Think Different. This was Apple’s brilliant 1997 ad campaign featuring images of Mahatma Gandhi, Pablo Picasso, John Lennon and Yoko Ono, Maria Callas and many other creative leaders.
Apple’s new-ish leader, Tim Cook, thinks different too. Though lacking Steve Jobs’ star quality and possibly his sociopathic tendencies as well, Cook is a different type of leader: a kind one.
At a recent shareholders’ meeting, when asked about Apple’s new dedication to environmental causes and whether these would hamper profits, Cook replied, “We do things because they are just and right.”
This is not something one often hears from the pursed mouths of CEOs.
Cook’s statement echoes one made by Warren Buffett in his 1969 letter to his partners. Several years back he had purchased Berkshire Hathaway, a struggling textile mill and some partners were itching to bail on it. Buffett stood firm: “I have no desire to trade severe human dislocation for a few percentage points additional return per annum,” he wrote. Berkshire Hathaway was an illiquid stock that traded ‘by appointment only’. Buffett happily bought up his partners’ unwanted shares for around $45 per share and today, well, a single Berkshire Hathaway shares trades for $189,000 USD.
Which begs the question: Exactly how many more percentage points per annum does an investor need to chase and at what cost?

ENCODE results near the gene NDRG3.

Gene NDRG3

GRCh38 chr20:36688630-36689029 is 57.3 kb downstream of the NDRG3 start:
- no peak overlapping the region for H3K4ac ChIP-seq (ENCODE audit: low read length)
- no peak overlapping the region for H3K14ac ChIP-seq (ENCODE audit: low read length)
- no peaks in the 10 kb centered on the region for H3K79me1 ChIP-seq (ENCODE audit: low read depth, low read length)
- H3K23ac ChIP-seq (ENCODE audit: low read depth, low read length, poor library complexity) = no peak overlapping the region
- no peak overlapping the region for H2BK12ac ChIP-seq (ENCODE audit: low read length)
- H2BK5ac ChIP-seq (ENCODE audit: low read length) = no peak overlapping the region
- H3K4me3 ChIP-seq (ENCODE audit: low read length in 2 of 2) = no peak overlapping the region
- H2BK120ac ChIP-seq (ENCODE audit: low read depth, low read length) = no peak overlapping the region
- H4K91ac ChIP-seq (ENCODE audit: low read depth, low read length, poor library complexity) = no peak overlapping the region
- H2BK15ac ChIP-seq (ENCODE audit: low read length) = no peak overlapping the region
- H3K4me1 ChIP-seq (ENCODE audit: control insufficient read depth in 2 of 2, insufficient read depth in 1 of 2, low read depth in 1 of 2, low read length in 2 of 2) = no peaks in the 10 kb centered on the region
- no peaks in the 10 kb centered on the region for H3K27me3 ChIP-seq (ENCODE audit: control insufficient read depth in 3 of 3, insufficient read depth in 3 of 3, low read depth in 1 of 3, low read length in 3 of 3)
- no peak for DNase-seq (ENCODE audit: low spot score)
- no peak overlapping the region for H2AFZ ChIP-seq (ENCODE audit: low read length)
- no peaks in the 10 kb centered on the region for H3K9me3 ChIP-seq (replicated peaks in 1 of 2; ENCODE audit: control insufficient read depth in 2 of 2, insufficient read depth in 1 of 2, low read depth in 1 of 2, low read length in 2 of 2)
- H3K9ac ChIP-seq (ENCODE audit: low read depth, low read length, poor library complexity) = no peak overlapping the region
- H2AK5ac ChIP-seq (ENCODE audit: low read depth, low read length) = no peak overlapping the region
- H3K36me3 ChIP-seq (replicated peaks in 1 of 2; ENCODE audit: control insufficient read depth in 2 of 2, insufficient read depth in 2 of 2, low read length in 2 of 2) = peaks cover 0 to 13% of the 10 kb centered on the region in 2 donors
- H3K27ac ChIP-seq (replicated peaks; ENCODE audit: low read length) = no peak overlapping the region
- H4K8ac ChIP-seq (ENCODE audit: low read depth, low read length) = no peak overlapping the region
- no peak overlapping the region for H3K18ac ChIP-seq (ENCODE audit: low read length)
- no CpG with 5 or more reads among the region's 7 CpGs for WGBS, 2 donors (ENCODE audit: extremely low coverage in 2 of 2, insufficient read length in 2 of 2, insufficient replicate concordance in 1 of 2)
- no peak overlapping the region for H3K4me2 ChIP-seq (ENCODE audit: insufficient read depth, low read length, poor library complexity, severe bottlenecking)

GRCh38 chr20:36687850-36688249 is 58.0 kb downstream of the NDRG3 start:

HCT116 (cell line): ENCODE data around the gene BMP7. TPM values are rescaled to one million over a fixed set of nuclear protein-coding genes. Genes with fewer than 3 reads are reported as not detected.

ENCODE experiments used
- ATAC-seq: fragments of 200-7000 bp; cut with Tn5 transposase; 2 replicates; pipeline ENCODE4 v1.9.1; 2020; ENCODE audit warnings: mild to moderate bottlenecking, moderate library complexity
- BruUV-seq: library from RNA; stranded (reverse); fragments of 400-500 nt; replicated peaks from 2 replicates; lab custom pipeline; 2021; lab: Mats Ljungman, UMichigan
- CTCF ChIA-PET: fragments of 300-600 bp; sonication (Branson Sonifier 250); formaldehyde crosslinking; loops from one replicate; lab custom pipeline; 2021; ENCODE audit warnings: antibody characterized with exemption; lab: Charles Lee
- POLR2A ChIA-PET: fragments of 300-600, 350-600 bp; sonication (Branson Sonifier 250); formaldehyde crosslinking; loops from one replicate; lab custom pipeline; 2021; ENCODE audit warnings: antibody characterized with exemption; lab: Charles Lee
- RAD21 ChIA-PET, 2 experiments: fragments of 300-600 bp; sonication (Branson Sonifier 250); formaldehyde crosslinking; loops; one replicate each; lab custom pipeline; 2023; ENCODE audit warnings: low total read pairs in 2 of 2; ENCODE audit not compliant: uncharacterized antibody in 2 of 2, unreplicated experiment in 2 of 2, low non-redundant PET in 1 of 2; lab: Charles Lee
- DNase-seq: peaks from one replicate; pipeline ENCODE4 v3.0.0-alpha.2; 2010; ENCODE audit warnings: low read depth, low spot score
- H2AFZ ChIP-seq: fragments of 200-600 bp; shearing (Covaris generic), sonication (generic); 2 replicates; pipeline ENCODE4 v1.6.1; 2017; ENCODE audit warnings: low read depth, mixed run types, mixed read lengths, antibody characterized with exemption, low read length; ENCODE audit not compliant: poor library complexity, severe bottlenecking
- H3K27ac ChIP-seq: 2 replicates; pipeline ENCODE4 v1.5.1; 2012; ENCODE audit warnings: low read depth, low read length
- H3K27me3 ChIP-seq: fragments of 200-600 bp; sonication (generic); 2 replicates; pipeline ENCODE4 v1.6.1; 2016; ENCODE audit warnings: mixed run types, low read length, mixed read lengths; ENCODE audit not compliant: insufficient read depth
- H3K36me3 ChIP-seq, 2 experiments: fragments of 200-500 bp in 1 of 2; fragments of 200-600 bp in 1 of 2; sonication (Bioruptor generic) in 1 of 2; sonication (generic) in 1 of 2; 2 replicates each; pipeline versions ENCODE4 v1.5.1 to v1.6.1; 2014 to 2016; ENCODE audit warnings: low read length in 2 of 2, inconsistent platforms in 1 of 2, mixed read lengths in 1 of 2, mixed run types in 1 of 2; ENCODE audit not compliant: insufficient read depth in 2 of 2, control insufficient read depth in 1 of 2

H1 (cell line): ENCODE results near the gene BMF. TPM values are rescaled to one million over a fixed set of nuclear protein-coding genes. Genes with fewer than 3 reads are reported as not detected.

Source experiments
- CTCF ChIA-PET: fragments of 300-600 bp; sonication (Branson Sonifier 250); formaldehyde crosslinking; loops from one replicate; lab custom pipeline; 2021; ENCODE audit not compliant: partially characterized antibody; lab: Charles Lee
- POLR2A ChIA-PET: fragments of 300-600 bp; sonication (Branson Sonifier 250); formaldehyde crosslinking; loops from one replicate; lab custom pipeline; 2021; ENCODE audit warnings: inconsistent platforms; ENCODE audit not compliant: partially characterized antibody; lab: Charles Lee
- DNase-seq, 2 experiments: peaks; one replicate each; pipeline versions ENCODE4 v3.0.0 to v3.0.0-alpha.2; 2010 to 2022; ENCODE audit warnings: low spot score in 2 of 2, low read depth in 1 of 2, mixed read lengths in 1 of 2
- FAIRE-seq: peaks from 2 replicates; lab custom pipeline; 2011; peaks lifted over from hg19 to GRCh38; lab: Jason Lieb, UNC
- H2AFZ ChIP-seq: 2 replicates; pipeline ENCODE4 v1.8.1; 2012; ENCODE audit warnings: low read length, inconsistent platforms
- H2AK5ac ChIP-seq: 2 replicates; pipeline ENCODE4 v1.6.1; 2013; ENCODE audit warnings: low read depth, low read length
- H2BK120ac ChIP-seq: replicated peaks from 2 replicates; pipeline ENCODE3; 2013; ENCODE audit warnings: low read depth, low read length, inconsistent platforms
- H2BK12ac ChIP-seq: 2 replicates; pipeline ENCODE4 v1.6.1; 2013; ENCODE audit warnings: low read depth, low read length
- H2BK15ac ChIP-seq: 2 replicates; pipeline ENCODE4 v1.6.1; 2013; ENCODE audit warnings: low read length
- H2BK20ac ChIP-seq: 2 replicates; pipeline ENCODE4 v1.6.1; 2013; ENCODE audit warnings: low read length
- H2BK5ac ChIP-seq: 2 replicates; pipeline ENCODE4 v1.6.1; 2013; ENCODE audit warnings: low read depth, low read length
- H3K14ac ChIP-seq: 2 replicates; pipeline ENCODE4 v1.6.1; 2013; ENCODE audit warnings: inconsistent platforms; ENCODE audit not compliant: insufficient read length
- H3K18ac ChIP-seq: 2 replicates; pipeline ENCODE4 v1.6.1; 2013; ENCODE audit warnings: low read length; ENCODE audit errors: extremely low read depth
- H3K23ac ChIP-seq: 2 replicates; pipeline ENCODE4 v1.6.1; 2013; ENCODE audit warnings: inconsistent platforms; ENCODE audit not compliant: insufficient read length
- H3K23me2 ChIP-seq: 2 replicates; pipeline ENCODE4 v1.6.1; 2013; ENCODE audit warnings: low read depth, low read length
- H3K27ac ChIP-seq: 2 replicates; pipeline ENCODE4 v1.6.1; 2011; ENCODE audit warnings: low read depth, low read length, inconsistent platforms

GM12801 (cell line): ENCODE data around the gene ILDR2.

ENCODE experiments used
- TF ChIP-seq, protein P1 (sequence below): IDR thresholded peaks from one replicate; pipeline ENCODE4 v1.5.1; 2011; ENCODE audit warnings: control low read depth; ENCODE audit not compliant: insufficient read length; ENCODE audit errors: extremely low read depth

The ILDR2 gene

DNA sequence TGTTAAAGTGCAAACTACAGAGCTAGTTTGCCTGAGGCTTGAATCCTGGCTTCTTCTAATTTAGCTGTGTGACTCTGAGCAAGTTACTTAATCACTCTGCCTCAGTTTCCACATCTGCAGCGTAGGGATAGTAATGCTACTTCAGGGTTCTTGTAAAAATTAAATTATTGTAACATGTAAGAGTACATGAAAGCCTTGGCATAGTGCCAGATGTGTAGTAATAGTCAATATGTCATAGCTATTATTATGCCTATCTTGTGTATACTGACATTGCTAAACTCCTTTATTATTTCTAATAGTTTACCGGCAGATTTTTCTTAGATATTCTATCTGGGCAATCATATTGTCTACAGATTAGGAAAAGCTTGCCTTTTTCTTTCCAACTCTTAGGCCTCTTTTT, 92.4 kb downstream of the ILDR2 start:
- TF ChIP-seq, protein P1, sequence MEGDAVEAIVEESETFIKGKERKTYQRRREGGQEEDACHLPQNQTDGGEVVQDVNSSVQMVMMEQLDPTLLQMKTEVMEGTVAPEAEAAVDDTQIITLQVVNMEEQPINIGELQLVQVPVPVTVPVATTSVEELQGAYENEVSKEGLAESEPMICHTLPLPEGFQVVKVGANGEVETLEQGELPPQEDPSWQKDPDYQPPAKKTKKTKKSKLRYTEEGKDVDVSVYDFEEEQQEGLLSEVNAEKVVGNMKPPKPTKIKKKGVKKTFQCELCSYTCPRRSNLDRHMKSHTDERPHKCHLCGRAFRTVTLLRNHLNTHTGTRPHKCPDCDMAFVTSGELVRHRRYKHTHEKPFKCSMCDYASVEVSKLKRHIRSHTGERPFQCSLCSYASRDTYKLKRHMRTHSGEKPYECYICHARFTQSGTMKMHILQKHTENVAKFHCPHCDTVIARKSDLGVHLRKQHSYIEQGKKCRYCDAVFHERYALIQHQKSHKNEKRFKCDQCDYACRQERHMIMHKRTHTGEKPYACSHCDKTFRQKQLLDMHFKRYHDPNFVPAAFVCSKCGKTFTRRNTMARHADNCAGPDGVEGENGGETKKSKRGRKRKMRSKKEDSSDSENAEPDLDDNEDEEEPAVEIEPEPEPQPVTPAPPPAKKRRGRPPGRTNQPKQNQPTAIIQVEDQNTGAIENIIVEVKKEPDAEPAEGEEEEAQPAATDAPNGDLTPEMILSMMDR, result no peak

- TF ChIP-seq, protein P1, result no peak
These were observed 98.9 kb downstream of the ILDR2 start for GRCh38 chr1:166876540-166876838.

When our scorecard only measures finance, it misses all the other facets of value, like sustainability, fairness, and good governance. Contrary to reducing gains, these pillars are the foundation for long-term gains.
The mindset that views companies as being worth more dead (intrinsic value), than alive (PEG:price earnings growth), is similar to the belief that Nature, too, is worth more dead than alive.
I suppose it works. Until it doesn’t. (Read The Giving Tree by Shel Silverstein for a lesson in the real cost of greed.)
Apple’s meteoric profits—it is sitting on a cash pile of $150.6 billion USD— have some investors chanting, “Gimme, gimme, gimme”. Apple is the Giving Tree. Wisely, Cook is re-writing the book.
Far from hurting business, his commitment to environmental conservation, (Al Gore is on the company’s board) ,and gender rights has attracted more investors than ever.
I bought Apple in the early 90s and then sold it for $23 during the company’s ‘troubles’ between CEOs. Typical rookie mistake. Hey ho.
I love the brand. I love that Cook has hired smart fashion-industry folk from Yves Saint Laurent and Burberry. And I love that Apple makes pots of money. I’m ready to take another bite.